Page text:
Neurofeedback Therapy

Neurofeedback therapy, also known as EEG biofeedback or neurotherapy, is a non-invasive therapeutic approach that involves monitoring and providing feedback on a person's brainwave activity to help them self-regulate and optimize brain functioning

Neurofeedback Therapy


Neurofeedback therapy, rooted in the mid-20th century, emerged as a therapeutic approach by harnessing the real-time monitoring of brainwave patterns. In the 1950s, the discovery of distinct brainwave patterns laid the foundation, categorizing them into different frequencies associated with mental states. The 1960s introduced early techniques, such as alpha-theta neurofeedback, aiming to induce relaxation, while the 1970s saw the advent of sensorimotor rhythm (SMR) neurofeedback to enhance attention and reduce hyperactivity.

The 1980s witnessed neurofeedback's expansion in research and clinical applications, and the 1990s brought technological advancements in EEG equipment and made real-time monitoring possible. In the 2000s, neurofeedback gained popularity and diversified its applications, particularly in addressing conditions like ADHD, anxiety, depression, and PTSD. Today, neurofeedback therapy is an established practice, with ongoing research exploring its efficacy for a range of neurological and psychological conditions.

Focus theme / core-concept

The central focus theme of neurofeedback therapy is the self-regulation and optimization of brain functioning through real-time monitoring and feedback on brainwave activity.


Improved Attention and Focus: help individuals, particularly those with attention-related issues like ADHD, enhance their ability to sustain attention and concentrate on tasks.

Emotional Regulation: Many people experience improvements in their ability to manage and regulate their emotions.

Reduced Impulsivity: supports individuals in gaining better control over impulsive behaviors, making it beneficial for those with impulsive tendencies.

Enhanced Cognitive Function: It may improve cognitive abilities such as memory, problem-solving, and processing speed, which can be beneficial for academic or professional performance.

Better Sleep: Individuals with sleep difficulties, including insomnia or sleep disorders, may experience improvements in their sleep patterns and overall sleep quality.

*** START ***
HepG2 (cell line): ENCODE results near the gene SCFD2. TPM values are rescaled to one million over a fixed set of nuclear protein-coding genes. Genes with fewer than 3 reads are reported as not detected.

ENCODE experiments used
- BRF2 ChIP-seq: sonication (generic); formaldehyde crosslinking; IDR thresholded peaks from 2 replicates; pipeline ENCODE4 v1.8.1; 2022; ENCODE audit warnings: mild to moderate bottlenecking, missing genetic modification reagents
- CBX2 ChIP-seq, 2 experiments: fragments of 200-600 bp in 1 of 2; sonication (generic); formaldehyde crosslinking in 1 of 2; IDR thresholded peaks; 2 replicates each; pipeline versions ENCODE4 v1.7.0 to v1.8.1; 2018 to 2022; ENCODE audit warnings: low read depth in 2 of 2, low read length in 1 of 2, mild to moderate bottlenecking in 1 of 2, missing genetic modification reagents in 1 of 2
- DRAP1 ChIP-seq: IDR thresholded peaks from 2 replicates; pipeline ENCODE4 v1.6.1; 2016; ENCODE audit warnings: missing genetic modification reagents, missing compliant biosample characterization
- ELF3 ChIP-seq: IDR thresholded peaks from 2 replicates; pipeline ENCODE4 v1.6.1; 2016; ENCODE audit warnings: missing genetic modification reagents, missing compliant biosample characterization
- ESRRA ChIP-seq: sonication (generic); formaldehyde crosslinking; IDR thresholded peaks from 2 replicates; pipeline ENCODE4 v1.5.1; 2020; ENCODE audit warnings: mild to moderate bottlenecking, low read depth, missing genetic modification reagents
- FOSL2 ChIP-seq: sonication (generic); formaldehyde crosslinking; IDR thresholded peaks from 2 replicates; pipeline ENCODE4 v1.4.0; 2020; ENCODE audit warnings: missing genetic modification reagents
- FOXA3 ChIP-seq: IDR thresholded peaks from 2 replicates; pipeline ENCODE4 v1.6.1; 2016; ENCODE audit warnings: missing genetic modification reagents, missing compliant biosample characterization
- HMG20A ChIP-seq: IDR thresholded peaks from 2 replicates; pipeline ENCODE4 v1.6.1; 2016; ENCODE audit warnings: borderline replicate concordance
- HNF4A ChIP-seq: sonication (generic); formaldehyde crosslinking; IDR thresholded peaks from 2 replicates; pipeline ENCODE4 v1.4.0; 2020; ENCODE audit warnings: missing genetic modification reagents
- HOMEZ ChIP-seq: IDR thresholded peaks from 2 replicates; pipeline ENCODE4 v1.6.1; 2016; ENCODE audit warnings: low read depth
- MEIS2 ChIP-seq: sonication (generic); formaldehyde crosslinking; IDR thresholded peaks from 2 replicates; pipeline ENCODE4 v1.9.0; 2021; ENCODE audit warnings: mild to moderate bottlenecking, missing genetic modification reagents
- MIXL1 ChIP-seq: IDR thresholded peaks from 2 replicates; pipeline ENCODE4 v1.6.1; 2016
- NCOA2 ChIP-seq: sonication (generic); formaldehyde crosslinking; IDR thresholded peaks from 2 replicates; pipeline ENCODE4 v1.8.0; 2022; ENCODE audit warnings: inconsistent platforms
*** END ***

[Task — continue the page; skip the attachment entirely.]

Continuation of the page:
1. Optimizing Performance: Athletes, artists, and professionals may use neurofeedback to optimize their performance in various fields.

2. Managing Pain: This can be used to reduce the perception of pain and improve pain management.

3. Substance Abuse and Addiction: employed as part of addiction treatment to support individuals in achieving and maintaining sobriety.

4. Improving Quality of Life: enhance an individual's overall quality of life by addressing specific concerns and promoting well-being.

5. Personal Growth and Self-Awareness: A tool for personal growth and increased self-awareness.


Neurofeedback therapy employs various techniques and protocols to help individuals self-regulate and optimize their brainwave patterns. These techniques include:

Sensor Placement: Electrodes or sensors are attached to specific locations on the scalp to measure and record brainwave activity. The placement may vary based on the individual's specific goals and issues.

Real-Time Feedback: During a neurofeedback session, individuals receive real-time feedback on their brainwave patterns, which can be presented through visual displays or auditory cues.

Operant Conditioning: This technique involves rewarding individuals for producing desired brainwave patterns and helping them learn to self-regulate their brain activity. Positive feedback is given when the desired brainwave state is achieved.

Customized Protocols: Neurofeedback therapists create personalized training protocols for each individual, targeting specific brainwave frequencies and patterns based on their needs and goals.